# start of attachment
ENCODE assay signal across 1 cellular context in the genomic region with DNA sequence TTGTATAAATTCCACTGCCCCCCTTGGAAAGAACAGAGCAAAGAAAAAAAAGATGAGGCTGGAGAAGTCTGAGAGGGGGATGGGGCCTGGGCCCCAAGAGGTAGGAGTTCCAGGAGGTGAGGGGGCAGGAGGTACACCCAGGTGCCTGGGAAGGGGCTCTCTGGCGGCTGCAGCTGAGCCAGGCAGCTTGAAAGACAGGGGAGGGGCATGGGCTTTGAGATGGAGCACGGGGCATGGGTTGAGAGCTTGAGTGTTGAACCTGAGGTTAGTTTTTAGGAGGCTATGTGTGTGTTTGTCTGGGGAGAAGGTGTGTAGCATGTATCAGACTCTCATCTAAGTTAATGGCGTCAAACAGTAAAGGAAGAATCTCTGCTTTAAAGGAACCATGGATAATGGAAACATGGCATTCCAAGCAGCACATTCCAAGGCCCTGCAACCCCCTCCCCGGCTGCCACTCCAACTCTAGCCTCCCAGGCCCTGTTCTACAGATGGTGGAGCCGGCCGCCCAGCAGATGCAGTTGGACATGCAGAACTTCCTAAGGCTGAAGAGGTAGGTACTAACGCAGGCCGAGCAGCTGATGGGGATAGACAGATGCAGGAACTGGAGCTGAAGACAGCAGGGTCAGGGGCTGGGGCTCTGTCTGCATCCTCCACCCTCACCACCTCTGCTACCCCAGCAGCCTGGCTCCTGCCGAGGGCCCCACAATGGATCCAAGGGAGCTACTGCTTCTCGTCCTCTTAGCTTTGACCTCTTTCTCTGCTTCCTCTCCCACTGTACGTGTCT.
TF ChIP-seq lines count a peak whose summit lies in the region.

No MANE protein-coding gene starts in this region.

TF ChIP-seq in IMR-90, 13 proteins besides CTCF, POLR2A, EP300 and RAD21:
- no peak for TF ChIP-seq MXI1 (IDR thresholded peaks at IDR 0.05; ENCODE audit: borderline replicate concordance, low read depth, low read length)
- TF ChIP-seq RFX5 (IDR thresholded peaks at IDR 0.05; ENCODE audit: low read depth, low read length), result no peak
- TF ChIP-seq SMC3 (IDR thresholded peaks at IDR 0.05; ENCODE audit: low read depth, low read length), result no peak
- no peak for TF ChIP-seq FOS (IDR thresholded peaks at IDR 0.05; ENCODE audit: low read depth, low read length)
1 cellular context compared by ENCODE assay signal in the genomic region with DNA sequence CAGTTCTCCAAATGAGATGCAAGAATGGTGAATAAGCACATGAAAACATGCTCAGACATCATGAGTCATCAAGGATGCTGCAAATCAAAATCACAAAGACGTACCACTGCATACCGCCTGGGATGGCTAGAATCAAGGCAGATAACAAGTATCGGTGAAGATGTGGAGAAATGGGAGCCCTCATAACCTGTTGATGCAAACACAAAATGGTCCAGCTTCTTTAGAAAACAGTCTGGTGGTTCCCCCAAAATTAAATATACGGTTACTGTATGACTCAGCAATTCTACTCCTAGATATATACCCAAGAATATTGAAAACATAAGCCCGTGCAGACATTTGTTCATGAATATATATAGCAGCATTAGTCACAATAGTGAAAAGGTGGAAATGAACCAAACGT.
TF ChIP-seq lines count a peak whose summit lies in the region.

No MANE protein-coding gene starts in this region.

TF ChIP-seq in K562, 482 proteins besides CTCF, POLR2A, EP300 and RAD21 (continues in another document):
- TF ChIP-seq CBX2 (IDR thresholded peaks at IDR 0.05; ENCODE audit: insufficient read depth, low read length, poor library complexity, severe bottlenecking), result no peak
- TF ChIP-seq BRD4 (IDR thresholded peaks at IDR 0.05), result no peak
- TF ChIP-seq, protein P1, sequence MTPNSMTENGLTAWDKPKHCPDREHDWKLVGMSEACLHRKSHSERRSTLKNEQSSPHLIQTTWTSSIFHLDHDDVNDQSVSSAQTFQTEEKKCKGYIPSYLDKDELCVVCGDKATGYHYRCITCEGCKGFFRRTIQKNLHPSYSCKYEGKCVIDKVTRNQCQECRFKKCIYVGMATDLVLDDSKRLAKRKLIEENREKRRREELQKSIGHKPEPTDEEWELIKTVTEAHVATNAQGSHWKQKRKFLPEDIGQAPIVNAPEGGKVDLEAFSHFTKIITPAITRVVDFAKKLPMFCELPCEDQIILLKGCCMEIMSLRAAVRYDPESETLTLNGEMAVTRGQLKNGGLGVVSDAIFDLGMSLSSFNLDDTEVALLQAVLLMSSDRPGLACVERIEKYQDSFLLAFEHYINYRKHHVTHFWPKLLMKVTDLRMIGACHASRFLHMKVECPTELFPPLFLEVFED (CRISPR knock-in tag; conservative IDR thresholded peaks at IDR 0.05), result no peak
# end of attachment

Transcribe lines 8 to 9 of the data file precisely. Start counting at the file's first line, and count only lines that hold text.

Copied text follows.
- no peak for TF ChIP-seq FOS (IDR thresholded peaks at IDR 0.05; ENCODE audit: low read depth, low read length)
1 cellular context compared by ENCODE assay signal in the genomic region with DNA sequence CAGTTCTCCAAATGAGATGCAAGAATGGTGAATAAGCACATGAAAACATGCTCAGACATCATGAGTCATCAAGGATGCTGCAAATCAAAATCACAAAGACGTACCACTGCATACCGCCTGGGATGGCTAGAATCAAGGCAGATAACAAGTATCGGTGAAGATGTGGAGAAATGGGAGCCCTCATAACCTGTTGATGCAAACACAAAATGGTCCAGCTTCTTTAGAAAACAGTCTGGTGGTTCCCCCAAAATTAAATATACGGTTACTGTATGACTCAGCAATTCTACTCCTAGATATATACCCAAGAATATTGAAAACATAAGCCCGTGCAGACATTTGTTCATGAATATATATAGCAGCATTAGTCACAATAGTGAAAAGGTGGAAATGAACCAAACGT.